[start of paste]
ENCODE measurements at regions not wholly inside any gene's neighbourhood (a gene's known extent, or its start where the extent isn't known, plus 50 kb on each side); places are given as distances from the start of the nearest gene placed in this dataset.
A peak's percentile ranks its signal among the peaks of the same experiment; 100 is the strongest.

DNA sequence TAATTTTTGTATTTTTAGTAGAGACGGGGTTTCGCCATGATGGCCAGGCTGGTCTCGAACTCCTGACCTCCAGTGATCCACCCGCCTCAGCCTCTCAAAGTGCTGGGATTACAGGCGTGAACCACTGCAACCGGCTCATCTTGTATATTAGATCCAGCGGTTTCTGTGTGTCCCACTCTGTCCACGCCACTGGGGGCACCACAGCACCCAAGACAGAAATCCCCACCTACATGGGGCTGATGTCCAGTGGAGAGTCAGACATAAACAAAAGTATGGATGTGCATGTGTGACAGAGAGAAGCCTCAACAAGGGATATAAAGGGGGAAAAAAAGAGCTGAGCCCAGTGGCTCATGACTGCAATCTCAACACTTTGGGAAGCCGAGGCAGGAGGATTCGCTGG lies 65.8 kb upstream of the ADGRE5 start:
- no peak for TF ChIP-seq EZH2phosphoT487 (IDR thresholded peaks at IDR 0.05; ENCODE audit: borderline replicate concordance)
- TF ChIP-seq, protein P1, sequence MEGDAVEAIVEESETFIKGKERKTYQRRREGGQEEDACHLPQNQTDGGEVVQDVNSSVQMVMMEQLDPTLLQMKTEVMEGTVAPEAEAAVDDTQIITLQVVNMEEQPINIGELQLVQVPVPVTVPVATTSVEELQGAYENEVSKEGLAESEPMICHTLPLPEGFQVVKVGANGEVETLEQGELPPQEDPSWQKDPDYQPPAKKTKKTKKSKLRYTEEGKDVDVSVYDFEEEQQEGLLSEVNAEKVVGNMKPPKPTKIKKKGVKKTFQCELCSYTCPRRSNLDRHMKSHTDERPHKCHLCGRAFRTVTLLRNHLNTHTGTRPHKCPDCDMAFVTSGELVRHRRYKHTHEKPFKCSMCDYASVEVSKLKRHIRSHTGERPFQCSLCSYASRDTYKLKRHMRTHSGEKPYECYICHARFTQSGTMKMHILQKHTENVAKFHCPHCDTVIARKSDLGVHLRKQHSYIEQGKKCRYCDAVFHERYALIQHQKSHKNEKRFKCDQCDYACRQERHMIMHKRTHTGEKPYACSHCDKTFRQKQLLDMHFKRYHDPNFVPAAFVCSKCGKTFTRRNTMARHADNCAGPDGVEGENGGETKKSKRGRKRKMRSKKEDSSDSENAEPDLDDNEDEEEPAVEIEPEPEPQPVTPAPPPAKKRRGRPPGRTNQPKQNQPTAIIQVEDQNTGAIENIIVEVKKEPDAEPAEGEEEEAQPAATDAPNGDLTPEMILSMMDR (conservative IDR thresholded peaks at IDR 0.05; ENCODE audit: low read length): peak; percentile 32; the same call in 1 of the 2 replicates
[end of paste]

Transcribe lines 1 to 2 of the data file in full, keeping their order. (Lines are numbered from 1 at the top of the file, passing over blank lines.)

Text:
ENCODE measurements at regions not wholly inside any gene's neighbourhood (a gene's known extent, or its start where the extent isn't known, plus 50 kb on each side); places are given as distances from the start of the nearest gene placed in this dataset.
A peak's percentile ranks its signal among the peaks of the same experiment; 100 is the strongest.